The Risk of Sleeping Pills

4164837356_5bc691d9feEveryone has a few tough nights of sleep from time to time, but you may want to think about trying some other options before you turn to sleeping pills for help. Recent studies have showed that there are more risks associated with sleeping pills than previously thought.

The Study

 The British Medical Journal Open reports that even people who took sleeping pills rarely, 18 times or less a year, still had a 3.5 times higher risk of death than those who did not take any sleeping pills. The research followed hypnotic drugs used to aid sleep, such as the popular drugs Ambien and Lunesta. 

The research also showed that there was an increased incidence of cancer within the group of people followed using the hypnotic sleeping pills. The publication concluded that increased incidence of cancer and mortality were not “attributable to pre-existing disease”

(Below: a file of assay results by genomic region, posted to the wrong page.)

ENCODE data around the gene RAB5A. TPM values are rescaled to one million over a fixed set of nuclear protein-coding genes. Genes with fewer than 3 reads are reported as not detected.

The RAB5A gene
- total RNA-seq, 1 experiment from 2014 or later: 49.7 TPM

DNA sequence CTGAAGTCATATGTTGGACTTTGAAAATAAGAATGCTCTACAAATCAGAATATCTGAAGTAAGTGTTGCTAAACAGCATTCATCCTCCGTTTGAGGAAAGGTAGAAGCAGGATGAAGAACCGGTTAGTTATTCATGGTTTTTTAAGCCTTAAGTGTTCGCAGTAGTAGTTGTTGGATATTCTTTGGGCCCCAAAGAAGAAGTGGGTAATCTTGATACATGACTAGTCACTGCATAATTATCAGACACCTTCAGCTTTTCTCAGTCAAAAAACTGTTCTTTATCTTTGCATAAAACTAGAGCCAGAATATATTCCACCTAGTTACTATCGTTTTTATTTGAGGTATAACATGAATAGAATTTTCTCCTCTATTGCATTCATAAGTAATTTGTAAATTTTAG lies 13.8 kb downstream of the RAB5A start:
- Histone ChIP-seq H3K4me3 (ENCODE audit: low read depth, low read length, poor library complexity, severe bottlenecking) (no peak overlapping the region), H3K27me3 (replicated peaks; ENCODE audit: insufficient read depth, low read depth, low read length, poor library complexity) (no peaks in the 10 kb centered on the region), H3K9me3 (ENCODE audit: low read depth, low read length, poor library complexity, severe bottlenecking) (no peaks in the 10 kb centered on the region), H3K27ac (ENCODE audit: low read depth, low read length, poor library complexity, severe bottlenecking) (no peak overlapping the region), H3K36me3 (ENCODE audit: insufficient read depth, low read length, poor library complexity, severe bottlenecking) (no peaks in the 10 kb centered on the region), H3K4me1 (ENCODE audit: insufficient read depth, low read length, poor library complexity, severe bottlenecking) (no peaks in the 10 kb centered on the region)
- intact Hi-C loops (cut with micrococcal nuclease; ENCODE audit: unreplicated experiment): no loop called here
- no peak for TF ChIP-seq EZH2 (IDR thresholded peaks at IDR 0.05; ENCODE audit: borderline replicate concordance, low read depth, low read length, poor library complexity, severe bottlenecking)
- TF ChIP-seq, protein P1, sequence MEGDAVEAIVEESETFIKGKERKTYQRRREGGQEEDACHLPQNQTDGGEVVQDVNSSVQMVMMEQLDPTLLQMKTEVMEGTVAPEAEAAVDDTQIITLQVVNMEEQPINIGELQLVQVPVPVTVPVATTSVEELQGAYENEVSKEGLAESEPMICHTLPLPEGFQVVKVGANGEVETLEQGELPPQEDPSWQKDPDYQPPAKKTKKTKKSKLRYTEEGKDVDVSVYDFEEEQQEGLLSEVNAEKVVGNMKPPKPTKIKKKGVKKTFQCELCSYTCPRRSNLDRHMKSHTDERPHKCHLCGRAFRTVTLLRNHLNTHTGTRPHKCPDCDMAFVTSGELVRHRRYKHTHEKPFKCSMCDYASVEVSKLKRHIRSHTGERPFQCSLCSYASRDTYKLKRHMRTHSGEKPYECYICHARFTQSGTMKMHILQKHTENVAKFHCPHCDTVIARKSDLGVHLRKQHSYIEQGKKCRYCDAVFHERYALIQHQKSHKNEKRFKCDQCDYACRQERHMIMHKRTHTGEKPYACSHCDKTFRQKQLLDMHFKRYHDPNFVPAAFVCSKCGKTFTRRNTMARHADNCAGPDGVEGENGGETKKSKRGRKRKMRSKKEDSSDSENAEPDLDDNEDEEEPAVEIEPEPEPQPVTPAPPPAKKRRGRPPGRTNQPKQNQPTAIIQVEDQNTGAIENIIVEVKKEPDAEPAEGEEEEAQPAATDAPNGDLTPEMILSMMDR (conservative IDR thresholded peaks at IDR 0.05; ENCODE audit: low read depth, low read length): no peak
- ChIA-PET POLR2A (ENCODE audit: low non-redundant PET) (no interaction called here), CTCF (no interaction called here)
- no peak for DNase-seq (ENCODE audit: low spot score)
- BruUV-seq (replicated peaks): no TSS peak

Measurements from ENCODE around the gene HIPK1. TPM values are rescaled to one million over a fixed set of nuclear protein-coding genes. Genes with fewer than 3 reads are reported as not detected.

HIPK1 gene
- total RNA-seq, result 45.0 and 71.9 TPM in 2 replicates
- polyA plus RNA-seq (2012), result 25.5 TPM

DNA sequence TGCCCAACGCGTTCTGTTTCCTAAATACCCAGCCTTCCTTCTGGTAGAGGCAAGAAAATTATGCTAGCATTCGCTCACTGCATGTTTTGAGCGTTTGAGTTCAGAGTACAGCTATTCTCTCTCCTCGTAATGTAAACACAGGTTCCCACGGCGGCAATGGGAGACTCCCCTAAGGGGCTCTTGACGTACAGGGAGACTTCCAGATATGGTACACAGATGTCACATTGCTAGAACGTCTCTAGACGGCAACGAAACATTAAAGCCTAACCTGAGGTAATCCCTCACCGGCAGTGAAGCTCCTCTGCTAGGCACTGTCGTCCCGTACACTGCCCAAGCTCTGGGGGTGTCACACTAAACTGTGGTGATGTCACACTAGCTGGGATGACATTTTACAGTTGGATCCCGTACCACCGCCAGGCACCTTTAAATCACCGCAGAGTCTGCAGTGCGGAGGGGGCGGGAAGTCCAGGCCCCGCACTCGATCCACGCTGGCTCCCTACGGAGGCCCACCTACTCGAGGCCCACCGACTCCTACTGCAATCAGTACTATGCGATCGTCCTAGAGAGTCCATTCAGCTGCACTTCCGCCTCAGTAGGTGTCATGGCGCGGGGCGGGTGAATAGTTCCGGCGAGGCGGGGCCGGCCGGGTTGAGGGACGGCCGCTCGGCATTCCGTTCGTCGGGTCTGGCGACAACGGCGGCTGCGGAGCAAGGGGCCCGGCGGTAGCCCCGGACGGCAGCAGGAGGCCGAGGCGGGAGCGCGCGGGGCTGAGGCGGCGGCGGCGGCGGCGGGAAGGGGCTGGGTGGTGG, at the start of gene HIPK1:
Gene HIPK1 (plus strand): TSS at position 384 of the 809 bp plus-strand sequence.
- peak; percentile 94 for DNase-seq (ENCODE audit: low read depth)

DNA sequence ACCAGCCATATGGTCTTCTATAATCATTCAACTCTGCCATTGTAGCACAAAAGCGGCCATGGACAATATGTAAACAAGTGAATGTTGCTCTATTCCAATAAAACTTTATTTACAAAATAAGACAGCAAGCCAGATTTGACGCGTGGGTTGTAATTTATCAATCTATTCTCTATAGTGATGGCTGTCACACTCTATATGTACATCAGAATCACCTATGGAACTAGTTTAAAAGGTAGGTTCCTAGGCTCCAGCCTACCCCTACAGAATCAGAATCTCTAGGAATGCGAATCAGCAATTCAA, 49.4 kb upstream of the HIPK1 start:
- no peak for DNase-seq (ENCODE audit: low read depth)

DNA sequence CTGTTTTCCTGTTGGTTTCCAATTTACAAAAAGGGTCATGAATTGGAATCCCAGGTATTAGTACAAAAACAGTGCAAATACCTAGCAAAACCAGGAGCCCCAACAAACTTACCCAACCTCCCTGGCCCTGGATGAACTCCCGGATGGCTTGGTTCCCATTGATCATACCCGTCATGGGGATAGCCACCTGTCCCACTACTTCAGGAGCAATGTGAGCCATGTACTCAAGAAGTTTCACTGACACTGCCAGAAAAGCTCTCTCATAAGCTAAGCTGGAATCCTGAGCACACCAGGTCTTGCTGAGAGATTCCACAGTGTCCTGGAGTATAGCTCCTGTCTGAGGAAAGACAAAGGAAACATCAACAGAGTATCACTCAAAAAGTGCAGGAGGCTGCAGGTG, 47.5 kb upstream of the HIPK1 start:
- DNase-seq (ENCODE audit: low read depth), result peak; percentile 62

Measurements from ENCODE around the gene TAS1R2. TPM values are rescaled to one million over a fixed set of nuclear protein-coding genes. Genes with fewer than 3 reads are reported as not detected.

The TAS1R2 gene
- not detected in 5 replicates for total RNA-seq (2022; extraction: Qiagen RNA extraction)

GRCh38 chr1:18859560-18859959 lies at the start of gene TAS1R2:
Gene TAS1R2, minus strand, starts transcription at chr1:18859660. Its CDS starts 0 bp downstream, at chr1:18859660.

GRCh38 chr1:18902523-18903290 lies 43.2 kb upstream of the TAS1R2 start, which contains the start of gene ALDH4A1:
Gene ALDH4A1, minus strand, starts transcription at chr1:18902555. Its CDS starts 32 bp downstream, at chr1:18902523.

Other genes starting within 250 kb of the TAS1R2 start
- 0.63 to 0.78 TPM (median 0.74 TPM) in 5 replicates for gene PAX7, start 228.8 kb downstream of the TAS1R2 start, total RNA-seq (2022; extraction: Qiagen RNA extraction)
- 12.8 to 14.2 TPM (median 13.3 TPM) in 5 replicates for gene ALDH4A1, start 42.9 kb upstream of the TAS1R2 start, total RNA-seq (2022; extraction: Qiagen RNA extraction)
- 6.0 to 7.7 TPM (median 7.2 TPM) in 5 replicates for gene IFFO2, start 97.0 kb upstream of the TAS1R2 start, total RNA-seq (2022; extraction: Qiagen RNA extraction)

Increase in Sleep Disorders

According to studies, six to ten percent of Americans were prescribed sleeping pills in 2010. And, and estimated 50 to 70 million Americans face insomnia or other sleep disorder. Sleeping disorders are on the rise, and it is important to address both causes and cures. It may be that many Americans are facing an increase in stress that causes sleep disorders. Or, maybe decreasingly healthy lifestyles, with less exercise and less nutritious food choices are leading to more sleep related problems. Other causes may include, shift work, excessive screen time, and smoking.

Addressing the Cause

Whether or not sleeping pills actually cause higher mortality rates, there are very serious risks that come with their use. If you are suffering from insomnia or other sleep disorder, be sure you discuss with your doctor all of your options before using a sleeping pill to help you get more rest at night. Try to pinpoint why you are unable to sleep, and see if you can address the cause before using a sleeping pill. Be aware that there are also serious risks associated with insomnia including, danger of sleeping while driving, increased risk of diabetes, and increased risk of heart disease. Insomnia should not be ignored, and it is necessary to get help if you experience it consistently.

Photo “Big giant ouchie” courtesy of Sarah G

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